And so the three of us end up living together in her apartment in South Bentley avenue. It soon becomes apparent she has no plans to leave, and Becky and I end up squeezed in to one bedroom at the end of the apartment. Cheryl has an odd array of friends and two boyfriends. She drinks beer for breakfast, eats hash cakes that she buys from the local pharmacy and doesn’t seem to have a job. One time she puts her hair in a nice clip, picks up an empty briefcase and says she’s going to work. She comes back half an hour later with a coffee and tells us about her morning at the office. We’re dubious.
It all comes to a head one night when I wake up and hear screaming and laughing. I get up and close our balcony door, presuming some drug crazed lunatic has entered our block, and fear they may try to mount our balcony and break in. Becky gets up to go to the loo, and comes back with a look of horror on her face.
“Those noises aren’t coming from outside, they’re coming from Cheryl’s bedroom!” We are in the same apartment as the drug crazed lunatic! We barricade ourselves in with suitcases, fortunately there are two doors we can lock between our room and Cheryl’s. We try to sleep, but the continual screeching and laughing continue in to the night.
The next day Becky approaches Cheryl about the noises.
“We found a Catholic girl on the freeway.” Cheryl’s eyes are wide. Too wide. “She’s seventeen and pregnant. Her daddy was gonna kill her, so we brought her back here. She was going crazy, screaming and shouting.”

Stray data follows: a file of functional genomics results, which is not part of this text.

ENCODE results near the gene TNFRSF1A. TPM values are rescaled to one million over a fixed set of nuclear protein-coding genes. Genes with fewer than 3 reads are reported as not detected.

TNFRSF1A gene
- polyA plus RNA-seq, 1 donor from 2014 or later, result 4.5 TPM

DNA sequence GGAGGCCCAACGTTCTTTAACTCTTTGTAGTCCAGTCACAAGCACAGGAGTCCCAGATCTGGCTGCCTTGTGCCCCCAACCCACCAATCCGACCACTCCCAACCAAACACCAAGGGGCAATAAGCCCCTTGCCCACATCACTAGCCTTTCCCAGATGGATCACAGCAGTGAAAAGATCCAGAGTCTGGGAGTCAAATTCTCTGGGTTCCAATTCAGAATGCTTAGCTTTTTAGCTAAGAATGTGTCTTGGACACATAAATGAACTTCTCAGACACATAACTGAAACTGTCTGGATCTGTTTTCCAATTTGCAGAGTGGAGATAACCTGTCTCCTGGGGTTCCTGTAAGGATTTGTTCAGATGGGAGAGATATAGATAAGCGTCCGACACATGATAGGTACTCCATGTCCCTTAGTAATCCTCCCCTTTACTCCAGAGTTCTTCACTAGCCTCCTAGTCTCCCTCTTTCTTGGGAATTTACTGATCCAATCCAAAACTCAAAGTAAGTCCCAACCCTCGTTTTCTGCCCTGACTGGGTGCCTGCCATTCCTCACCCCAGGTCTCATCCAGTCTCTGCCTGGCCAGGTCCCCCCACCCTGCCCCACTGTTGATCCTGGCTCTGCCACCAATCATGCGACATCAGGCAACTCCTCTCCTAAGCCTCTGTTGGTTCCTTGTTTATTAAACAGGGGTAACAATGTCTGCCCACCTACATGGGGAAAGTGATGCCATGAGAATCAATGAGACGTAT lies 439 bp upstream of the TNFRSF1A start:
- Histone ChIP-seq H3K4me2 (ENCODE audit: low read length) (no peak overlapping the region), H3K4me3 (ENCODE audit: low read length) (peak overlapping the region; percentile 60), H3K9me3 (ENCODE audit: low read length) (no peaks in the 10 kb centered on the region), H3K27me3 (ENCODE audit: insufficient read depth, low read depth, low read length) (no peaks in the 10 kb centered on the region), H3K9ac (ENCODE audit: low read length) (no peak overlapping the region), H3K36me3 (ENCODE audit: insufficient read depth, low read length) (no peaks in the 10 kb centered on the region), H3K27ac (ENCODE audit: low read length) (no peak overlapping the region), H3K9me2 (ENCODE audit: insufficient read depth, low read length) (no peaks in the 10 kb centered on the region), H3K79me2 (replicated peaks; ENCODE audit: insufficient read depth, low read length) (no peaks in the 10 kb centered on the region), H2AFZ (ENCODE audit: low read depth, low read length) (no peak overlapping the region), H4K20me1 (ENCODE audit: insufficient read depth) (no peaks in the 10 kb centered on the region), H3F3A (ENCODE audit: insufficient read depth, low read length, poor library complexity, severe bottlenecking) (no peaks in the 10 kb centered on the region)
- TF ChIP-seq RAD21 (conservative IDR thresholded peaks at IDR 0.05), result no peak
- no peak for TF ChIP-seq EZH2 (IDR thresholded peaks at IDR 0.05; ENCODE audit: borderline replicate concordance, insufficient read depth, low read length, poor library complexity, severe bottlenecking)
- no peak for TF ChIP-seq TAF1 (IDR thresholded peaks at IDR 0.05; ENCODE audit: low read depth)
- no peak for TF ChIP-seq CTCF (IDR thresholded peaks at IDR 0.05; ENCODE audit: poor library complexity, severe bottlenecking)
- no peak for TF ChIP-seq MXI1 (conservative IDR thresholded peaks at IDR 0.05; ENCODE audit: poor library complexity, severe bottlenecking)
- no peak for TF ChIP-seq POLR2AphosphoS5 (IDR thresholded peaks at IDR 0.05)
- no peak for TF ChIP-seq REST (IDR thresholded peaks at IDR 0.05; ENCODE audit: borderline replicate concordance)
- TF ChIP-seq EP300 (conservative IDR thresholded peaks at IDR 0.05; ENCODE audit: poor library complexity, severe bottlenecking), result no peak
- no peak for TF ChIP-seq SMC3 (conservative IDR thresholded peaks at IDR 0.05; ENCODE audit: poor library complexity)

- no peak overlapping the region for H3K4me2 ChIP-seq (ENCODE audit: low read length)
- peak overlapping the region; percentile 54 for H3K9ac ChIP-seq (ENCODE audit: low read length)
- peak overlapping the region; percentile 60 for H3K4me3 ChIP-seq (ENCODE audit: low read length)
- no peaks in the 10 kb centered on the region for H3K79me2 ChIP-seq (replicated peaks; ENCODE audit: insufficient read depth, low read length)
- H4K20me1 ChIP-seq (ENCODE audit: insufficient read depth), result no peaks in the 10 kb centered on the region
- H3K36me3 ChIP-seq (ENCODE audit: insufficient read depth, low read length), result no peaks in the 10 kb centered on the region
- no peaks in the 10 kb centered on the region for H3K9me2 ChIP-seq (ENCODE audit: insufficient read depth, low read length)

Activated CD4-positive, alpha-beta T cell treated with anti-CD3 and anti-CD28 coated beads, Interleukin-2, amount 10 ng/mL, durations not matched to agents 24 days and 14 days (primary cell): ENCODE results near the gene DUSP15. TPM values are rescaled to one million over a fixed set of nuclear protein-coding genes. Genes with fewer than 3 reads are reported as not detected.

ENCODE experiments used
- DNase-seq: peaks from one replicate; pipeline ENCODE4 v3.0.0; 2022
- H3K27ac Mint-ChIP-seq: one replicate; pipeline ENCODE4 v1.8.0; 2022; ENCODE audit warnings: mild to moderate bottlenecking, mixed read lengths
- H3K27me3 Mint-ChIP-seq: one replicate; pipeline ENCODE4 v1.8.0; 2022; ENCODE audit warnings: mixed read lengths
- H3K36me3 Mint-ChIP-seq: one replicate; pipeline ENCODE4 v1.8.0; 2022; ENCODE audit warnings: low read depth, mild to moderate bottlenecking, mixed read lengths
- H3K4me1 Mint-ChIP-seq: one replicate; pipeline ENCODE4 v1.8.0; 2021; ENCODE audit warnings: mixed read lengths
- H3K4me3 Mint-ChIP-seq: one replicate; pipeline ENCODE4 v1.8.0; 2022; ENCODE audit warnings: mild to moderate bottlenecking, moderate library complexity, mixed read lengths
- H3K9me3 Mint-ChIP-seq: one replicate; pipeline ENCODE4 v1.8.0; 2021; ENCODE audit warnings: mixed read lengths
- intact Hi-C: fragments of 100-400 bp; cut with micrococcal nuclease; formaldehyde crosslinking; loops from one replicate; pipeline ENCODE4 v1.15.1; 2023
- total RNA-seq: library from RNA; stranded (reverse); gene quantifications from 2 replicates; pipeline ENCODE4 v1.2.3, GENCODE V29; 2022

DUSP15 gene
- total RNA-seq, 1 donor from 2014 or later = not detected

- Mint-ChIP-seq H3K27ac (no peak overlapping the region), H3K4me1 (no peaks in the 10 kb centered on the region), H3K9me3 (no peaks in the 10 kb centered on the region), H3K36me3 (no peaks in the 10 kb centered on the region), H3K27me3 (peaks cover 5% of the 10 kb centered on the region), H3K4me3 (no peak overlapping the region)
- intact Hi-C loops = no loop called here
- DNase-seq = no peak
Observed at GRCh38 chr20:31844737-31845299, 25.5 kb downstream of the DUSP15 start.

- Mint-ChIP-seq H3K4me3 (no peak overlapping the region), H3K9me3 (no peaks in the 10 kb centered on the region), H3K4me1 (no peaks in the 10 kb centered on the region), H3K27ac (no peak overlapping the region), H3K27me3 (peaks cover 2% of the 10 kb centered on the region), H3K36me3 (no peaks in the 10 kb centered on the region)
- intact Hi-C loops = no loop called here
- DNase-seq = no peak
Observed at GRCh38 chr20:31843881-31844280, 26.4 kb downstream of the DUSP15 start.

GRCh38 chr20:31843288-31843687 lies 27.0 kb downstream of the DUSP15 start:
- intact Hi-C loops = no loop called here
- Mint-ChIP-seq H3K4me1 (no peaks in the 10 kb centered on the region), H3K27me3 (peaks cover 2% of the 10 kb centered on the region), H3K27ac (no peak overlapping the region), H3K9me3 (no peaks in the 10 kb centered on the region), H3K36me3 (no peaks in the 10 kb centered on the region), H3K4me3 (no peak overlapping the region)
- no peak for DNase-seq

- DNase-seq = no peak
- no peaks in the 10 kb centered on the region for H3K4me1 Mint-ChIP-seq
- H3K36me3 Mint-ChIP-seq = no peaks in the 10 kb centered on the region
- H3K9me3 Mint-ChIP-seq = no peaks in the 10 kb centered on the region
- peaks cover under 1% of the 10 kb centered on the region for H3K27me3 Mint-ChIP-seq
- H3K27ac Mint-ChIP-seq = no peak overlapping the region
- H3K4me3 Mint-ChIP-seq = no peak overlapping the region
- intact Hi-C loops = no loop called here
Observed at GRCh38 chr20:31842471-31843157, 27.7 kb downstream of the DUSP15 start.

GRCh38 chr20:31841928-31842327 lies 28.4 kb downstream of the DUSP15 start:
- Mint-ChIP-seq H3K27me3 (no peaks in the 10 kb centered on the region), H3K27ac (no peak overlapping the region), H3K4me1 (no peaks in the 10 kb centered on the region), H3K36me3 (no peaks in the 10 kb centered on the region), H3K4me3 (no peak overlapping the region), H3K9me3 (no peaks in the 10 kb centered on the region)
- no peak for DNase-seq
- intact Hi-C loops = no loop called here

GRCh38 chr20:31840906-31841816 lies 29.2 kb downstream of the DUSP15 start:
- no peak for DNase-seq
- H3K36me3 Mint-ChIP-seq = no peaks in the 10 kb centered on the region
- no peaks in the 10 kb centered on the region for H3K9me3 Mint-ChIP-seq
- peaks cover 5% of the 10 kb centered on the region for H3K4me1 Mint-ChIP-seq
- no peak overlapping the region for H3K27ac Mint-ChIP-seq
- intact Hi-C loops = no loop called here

“But Cheryl, it was your voice we heard.”
“Nu-uh. It was this girl, sixteen, pregnant, Catholic.” Cheryl is talking incredibly fast, the facts keep changing and she looks a bit sweaty, and then she changes the subject.
So we live on in the apartment for another month or so, with no other options.
One morning towards the end of our stay, Cheryl comes out of the bedroom, sweating and wearing nothing but a man’s shirt. She’s completely spaced and puts a block of cheese and a packet of sub rolls in the microwave (still in the wrappers). Before too long the smell of melted plastic overpowers the apartment. We stop the microwave. Cheryl seems unperturbed by the melted plastic when she reemerges from her room some minutes later, and instead makes the noises we heard her making a month previously (the pregnant catholic girl…?) Cheryl is out of control. Becky asks her what she’s taken.